Apple, you've got yourself some cojones.
I mean, when the iPad Mini first debuted a year ago (almost to the day), most observers were surprised by the rather steep $329 starting price -- especially considering the much cheaper small-tablet alternatives from the likes of Amazon, Barnes & Noble, and Google.
But, hey, people seemed to like the form factor. The only thing missing was a Retina Display, which everyone expected in the iPad Mini 2. And, sure enough, the newhas ... well, it's right there in the name. Starting price: $399.
Wait, what? When Apple added Retina to the full-size, third-generation iPad, prices didn't go up. Indeed, since the dawn of iPad time, each new model has debuted at the same price as its predecessor, literally offering more bang for the same buck. It happened again today with the iPad Air, a fifth-generation iPad with a first-generation starting price of $499. But the new Mini costs a whopping $70 more than the old Mini. (In fact, it's now $100 more given the slight price-cut on the latter, which .)
I'll admit I've wanted an iPad Mini since the beginning. I've long been a fan of smaller tablets, which I use extensively for reading. Books, yes, but also magazines, especially those available through Zinio. But without Retina on that smaller screen, I wouldn't get the razor-sharp reading experience I wanted. So I waited.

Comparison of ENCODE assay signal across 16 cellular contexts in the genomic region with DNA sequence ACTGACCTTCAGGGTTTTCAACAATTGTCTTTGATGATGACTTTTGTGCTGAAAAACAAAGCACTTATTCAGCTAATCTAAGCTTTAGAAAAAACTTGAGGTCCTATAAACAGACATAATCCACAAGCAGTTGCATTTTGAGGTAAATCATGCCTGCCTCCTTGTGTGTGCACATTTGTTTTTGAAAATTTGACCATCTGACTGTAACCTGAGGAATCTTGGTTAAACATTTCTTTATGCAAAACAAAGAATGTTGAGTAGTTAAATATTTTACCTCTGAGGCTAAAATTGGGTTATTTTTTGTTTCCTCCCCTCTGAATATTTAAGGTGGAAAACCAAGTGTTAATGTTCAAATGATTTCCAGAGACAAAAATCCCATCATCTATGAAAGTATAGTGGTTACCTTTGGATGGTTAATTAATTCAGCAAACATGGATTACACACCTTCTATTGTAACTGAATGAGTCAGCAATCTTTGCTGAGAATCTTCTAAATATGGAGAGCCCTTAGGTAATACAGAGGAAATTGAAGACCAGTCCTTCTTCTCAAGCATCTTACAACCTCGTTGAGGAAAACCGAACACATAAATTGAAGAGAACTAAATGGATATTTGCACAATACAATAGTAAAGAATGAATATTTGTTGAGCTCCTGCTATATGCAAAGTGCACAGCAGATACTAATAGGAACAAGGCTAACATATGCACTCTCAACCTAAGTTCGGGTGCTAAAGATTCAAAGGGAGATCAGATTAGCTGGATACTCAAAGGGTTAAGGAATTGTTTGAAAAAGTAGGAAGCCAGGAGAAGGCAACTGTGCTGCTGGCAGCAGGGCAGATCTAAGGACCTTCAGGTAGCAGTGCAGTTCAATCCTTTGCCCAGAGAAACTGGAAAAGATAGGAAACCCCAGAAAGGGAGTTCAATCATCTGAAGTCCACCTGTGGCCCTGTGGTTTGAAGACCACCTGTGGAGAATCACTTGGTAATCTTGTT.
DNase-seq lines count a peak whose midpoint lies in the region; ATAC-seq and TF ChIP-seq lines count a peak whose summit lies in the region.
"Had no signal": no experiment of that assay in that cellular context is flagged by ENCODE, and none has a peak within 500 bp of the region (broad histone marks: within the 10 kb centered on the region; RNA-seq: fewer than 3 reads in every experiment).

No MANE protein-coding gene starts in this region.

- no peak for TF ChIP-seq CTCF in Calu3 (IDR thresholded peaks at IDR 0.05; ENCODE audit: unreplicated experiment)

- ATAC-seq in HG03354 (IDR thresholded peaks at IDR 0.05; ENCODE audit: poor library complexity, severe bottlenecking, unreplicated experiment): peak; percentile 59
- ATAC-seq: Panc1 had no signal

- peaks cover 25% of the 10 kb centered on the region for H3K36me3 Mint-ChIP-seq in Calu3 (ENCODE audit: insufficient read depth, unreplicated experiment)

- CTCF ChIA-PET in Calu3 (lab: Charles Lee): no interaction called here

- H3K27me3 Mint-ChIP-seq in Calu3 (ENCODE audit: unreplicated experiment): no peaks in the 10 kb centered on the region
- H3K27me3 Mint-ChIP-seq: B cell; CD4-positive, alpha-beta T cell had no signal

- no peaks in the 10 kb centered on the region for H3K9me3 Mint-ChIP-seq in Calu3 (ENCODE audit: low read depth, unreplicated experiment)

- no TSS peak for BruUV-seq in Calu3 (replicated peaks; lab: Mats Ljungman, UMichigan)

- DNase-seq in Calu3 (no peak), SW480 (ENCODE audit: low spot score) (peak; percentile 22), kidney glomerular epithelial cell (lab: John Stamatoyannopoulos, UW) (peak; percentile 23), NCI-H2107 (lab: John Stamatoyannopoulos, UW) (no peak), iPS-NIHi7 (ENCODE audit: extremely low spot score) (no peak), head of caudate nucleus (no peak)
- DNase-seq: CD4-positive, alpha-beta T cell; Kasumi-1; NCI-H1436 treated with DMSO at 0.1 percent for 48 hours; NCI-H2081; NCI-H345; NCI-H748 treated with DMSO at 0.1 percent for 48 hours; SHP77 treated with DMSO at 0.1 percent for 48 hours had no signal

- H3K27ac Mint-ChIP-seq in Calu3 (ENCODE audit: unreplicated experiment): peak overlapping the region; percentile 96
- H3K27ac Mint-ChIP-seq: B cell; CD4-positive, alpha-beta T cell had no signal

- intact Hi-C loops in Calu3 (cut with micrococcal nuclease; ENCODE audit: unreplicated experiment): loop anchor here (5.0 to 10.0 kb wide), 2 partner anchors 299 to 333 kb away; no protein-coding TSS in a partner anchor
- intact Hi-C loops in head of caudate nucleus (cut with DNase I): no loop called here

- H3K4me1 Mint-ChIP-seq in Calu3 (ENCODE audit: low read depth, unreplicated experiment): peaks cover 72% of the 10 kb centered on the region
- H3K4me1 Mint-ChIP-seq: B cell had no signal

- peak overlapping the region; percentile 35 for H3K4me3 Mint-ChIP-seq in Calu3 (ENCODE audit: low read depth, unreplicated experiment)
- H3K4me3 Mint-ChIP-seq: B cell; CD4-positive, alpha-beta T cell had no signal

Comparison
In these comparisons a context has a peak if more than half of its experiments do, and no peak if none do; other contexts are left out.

My expectation: the new Mini would come in at $329, and then I'd wait a little longer until I could get a refurb for $299 or less. After all, Amazon and Google have some pretty amazing 7-inch tablets priced at $229. Maybe Apple would even surprise us all with a lower starting price on the new Mini.
But $399? Are they serious? Look, iPads are nice and all, but for the past week I've been using Amazon's $229 Kindle Fire HDX, and it's every bit as good. In fact, it shows a lot more innovation than anything Apple unveiled today, including the very slick FreeTime, Mayday, and X-Ray features. You know, usability stuff, not just extra floating-point registers that offer little value to most users.
In fact, speaking of innovation, where is the much-ballyhooed fingerprint sensor on the new iPads? You'd think Apple would want to carry across its entire lineup the one feature that got people talking last month. Personally, I think it's over-hyped, but I expected to see it all the same.
Oh, and the biggest slap in the face of all? The low-end iPad continues to be the nearly 3-year-old iPad 2, which doesn't even have Retina. Not the iPad 4 or even the iPad 3 -- the 2. And it's. If you watched the live event today, you no doubt heard the same disbelieving groans I did.
None of this will stop people from buying the new iPads in droves, and if they've got the cash, more power to them. This cheapskate, who would love to have a smaller iPad, will not pay $399 for one, nor $329. Not when there are equivalent -- even superior -- alternatives for so much less.